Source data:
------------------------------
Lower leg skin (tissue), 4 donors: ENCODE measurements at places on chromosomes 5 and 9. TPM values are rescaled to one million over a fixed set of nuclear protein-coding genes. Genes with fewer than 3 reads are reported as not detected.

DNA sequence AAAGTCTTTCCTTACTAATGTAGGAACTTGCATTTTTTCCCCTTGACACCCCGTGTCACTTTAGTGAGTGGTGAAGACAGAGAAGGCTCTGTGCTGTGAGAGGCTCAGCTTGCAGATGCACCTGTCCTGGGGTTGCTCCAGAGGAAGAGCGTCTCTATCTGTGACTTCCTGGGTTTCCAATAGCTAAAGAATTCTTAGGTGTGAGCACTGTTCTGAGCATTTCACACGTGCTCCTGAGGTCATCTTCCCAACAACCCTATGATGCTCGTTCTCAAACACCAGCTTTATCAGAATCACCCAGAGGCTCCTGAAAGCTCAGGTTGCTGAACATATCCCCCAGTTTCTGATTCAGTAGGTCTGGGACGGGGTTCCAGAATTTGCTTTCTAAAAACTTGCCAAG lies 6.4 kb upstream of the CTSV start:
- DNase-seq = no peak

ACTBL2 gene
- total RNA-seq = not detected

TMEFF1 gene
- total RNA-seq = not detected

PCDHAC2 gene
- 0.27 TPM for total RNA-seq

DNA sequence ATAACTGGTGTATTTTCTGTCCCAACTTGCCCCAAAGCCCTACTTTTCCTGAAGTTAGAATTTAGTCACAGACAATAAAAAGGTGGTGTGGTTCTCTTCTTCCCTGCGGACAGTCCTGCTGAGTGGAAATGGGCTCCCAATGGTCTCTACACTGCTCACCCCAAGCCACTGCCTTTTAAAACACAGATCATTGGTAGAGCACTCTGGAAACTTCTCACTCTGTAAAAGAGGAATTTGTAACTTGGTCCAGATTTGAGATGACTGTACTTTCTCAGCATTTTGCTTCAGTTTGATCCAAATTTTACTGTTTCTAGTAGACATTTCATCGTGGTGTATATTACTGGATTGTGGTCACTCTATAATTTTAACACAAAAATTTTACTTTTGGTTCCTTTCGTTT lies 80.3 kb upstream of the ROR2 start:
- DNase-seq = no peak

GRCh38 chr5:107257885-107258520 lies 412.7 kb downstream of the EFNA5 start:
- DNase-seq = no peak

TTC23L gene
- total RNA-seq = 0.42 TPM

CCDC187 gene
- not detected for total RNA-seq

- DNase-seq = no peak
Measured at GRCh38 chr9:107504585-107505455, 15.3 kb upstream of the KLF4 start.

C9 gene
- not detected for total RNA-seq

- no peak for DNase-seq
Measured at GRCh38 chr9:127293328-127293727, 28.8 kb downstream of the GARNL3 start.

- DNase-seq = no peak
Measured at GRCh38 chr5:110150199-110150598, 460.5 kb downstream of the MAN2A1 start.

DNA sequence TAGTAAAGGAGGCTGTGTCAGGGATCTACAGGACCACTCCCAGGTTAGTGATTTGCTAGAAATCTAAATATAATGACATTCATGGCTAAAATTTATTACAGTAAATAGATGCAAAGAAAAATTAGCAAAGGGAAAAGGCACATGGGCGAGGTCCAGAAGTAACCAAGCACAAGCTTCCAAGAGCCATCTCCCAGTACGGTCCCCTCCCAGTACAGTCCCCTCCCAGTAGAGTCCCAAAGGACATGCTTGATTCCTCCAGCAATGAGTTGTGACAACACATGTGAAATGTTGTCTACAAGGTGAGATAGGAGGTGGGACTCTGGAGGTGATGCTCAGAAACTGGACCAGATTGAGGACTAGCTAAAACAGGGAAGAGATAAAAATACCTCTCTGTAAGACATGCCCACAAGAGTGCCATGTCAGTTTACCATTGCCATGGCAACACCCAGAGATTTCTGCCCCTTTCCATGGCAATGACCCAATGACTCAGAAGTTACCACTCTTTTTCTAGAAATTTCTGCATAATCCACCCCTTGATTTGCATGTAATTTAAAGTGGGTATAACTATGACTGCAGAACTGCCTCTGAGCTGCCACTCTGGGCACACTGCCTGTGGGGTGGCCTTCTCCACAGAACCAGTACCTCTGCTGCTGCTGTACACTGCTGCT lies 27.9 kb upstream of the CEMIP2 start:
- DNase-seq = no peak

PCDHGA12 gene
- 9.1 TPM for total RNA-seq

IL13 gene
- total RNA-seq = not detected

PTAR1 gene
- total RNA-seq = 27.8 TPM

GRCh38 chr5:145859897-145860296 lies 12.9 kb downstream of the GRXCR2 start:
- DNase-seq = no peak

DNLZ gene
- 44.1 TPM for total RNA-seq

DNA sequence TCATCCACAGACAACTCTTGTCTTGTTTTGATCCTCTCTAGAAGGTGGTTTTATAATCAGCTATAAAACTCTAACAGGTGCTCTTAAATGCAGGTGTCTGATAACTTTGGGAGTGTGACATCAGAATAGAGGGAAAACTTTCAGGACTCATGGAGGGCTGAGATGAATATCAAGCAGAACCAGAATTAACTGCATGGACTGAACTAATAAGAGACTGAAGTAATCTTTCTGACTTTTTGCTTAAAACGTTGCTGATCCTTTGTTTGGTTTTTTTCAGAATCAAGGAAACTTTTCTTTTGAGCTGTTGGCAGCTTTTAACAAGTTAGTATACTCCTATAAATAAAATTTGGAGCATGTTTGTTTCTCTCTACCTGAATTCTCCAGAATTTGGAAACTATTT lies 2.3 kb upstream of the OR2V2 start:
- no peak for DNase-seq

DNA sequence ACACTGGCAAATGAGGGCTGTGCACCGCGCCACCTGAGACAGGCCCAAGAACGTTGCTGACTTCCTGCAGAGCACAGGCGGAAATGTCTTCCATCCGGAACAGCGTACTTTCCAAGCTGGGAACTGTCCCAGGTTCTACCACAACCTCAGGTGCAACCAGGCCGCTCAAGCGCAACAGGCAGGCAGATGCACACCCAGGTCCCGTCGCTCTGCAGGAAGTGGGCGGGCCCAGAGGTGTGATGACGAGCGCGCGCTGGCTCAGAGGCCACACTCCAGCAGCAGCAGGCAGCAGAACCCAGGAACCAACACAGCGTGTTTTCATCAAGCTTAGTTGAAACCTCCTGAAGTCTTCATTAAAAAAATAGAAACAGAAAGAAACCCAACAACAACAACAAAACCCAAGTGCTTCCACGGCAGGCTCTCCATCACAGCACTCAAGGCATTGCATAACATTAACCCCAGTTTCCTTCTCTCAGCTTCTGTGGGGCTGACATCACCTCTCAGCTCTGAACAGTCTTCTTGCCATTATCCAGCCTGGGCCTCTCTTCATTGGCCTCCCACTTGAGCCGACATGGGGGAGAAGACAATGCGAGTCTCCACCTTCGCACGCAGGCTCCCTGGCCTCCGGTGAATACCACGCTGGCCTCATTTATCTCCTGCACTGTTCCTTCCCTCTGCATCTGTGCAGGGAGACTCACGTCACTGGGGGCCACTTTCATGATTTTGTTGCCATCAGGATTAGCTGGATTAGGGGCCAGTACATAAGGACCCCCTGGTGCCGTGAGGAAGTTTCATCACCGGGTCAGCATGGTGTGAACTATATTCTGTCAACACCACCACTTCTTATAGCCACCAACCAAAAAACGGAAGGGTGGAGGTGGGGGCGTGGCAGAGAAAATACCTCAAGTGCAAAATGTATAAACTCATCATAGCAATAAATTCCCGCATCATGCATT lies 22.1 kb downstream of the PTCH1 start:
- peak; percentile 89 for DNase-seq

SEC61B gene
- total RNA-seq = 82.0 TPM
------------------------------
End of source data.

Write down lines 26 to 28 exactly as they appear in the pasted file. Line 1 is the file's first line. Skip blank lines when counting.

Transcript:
DNA sequence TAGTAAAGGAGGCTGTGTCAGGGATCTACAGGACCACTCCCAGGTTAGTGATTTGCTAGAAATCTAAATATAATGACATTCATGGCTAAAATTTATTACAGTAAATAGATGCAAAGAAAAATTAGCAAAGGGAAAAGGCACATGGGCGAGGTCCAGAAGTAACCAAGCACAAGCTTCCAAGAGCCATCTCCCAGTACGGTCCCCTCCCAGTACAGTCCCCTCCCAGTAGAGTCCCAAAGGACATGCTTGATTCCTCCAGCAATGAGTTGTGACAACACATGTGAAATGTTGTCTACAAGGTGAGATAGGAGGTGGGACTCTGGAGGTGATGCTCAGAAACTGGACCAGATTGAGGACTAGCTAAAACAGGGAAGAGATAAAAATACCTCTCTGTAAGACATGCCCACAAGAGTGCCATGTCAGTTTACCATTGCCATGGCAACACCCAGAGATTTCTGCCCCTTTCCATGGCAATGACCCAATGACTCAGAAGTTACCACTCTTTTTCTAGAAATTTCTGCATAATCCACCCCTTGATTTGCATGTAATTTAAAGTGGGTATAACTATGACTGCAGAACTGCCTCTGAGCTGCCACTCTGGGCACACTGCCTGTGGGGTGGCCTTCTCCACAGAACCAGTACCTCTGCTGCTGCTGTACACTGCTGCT lies 27.9 kb upstream of the CEMIP2 start:
- DNase-seq = no peak

PCDHGA12 gene